Bitcoin climbed sharply Wednesday as investors shrugged off initial fears surrounding U.S. regulators’ crackdowns on industry giants and became willing to take some risk.

The world’s largest cryptocurrency surged 5% in the past 24 hours to as high as $28,474, according to CoinGecko data. Bitcoin has retaken the $28,000 level after dipping below it on Monday following news of the U.S. Commodity Futures Trading Commission FTC’s lawsuit against Binance.

Ether, the second-biggest digital coin, rose nearly 6% to $1,816.10.

Bitcoin has been steadily rising this year after a brutal 2022 that saw collapses of major crypto exchanges and a sharp slump in prices. Investors have taken some comfort from the thought of a reversal in the U.S. Federal Reserve’s interest rate hiking moves, which put pressure on risk assets like stocks.

The reason for the jump Wednesday was not immediately clear. However, it comes amid a broad rise in U.S. stocks. Bitcoin has been known to follow movements in equity markets, with investors treating it like more of a traditional risk asset.

Nasdaq futures were up 100 points, or 0.9%, Wednesday morning.

U.S. regulators have sharpened their crackdown on crypto firms of late, with the CFTC suing Binance and its co-founder Changpeng Zhao for allegedly breaking trading rules by courting clients in the U.S. without authorization.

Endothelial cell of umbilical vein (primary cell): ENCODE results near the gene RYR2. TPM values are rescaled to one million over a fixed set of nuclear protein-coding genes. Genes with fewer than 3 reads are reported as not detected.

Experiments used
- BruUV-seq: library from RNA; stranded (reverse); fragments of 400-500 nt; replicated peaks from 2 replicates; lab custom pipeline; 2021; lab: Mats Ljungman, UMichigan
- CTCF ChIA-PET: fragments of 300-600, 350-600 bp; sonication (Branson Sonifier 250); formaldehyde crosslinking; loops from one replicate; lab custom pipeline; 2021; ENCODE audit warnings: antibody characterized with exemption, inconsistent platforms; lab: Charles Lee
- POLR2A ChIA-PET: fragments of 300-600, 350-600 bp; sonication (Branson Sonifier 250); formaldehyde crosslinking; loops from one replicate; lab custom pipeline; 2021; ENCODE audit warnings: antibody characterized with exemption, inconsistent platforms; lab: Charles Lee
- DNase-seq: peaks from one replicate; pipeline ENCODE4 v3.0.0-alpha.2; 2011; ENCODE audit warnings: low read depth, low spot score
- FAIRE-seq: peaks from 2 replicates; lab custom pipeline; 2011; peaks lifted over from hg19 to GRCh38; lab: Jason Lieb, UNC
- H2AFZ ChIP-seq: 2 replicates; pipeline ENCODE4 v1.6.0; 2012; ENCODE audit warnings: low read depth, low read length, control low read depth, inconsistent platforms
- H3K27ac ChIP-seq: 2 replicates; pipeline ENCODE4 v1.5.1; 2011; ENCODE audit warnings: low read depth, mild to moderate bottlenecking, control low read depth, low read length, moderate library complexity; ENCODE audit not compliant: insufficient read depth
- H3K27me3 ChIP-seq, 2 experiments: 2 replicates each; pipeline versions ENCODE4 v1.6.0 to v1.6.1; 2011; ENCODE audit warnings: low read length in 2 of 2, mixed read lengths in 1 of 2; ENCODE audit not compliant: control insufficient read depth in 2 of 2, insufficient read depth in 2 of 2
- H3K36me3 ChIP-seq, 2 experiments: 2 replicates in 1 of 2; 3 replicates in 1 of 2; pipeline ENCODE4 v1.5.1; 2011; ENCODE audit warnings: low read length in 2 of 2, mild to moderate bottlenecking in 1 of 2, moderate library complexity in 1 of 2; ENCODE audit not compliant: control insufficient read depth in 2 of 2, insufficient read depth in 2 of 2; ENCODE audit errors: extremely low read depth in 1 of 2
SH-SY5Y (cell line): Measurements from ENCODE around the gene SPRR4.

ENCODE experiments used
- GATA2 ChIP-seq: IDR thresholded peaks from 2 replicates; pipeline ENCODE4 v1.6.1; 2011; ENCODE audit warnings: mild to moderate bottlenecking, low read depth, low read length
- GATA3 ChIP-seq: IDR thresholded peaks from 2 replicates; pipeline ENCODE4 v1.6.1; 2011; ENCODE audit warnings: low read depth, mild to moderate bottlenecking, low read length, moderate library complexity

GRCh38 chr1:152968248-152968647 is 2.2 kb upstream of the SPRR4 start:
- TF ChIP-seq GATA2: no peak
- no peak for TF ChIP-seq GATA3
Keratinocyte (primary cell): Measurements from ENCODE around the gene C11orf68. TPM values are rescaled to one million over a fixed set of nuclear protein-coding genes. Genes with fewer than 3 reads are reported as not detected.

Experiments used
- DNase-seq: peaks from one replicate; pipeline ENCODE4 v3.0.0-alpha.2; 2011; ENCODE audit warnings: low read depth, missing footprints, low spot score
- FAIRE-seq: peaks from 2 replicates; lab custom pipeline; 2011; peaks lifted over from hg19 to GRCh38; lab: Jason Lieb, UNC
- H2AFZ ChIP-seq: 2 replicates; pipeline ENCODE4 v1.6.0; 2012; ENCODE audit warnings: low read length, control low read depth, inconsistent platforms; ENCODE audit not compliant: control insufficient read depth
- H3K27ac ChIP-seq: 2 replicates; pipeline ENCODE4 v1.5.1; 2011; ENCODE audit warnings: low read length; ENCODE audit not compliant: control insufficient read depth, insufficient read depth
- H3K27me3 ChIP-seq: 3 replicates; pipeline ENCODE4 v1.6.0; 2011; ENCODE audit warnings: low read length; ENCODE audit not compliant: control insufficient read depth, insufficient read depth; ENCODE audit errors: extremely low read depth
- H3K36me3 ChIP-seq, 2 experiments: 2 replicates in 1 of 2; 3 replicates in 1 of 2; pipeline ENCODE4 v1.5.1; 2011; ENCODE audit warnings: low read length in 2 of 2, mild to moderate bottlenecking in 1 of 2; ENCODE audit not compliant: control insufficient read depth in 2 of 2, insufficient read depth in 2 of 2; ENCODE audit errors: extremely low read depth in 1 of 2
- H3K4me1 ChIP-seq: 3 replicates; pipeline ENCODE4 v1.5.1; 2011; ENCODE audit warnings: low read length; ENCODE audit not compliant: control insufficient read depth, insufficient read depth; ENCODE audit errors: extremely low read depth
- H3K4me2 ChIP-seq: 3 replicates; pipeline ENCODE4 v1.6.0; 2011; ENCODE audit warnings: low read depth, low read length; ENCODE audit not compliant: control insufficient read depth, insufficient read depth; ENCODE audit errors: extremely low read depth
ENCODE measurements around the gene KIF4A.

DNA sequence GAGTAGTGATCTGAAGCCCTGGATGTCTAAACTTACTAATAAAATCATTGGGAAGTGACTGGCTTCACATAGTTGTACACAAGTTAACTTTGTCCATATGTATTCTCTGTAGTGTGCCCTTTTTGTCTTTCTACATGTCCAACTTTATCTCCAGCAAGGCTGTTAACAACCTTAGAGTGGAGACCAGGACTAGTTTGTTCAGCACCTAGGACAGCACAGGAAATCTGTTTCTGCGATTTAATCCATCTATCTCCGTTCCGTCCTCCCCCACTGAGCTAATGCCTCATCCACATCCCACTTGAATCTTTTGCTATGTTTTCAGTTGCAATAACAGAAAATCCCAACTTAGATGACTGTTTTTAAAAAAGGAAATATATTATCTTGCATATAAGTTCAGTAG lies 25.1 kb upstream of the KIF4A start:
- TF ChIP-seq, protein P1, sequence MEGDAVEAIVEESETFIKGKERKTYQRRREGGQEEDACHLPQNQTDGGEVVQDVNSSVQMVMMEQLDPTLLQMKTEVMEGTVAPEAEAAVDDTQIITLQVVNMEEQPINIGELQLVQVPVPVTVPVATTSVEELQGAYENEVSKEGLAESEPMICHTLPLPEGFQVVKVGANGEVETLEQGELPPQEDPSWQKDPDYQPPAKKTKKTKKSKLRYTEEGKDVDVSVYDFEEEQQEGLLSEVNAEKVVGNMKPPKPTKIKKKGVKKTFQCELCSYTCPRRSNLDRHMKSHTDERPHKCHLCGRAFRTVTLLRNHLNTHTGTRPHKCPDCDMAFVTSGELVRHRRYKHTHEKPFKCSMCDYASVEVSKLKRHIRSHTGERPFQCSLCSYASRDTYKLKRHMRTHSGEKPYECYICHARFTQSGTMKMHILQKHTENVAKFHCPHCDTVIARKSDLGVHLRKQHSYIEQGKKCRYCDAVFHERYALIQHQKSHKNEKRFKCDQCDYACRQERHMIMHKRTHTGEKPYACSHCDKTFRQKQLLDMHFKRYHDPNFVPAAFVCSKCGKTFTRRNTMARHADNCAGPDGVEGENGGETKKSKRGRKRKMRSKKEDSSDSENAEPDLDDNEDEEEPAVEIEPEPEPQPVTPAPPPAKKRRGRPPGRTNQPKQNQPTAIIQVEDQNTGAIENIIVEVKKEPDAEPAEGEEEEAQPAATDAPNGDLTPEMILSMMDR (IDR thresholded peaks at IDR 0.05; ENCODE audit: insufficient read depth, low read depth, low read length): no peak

The Securities and Exchange Commission has also threatened to take legal action against Coinbase for alleged violations of securities rules.

“Broadly we are looking quite bullish here with Bitcoin reclaiming $28K and looking to target $30K next,” Vijay Ayyar, head of international at crypto exchange Luno, told CNBC via email Wednesday.

“In general, when price action starts to absorb negative news this quickly, it indicates that the market is bullish and trending upward. The CFTC case against Binance, while quite important, doesn’t seem to have affected the market that much.”

Bitcoin had earlier gotten a boost from woes in the global banking system. Swiss banking giant Credit Suisse was recently rescued by its peer UBS in a government-backed, cut-price deal.

U.S. tech-focused lender Silicon Valley Bank and crypto-oriented banks Silvergate and Signature have also failed.

The Federal Reserve has sought to cushion the blow of the banking crisis with a lending program known as the Bank Term Funding Program, or BTFP, which aims to help banks meet their obligations to depositors.

Proponents of bitcoin say it can serve as a store of value in times of economic distress and a form of money people can access without the need for a bank account.

However, it is incredibly volatile and has been known to swing up or down 10% in a matter of hours.

“The market seems to be placing greater importance on macroeconomic factors and that the Fed has already begun a form of QE, now known as BTFP, but also that the interest rate pivot might happen sooner than later,” Ayyar told CNBC.

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